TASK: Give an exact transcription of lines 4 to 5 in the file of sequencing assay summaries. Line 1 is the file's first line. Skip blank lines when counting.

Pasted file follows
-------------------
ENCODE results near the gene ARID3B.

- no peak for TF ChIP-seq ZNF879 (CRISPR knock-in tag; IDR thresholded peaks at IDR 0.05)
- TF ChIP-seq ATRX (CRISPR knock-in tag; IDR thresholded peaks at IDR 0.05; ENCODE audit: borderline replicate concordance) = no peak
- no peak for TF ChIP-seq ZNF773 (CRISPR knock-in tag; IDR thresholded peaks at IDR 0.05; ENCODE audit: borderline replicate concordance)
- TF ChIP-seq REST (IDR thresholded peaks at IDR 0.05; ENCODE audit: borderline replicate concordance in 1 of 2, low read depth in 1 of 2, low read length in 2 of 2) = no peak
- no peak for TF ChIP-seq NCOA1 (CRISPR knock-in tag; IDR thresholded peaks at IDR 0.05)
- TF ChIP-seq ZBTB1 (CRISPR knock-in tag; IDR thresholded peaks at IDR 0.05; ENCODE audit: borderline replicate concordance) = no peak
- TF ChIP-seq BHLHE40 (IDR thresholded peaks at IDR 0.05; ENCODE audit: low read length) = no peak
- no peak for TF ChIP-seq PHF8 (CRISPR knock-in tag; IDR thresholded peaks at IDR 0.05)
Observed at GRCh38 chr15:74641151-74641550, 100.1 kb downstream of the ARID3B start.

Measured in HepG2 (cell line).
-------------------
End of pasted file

- no peak for TF ChIP-seq ZNF773 (CRISPR knock-in tag; IDR thresholded peaks at IDR 0.05; ENCODE audit: borderline replicate concordance)
- TF ChIP-seq REST (IDR thresholded peaks at IDR 0.05; ENCODE audit: borderline replicate concordance in 1 of 2, low read depth in 1 of 2, low read length in 2 of 2) = no peak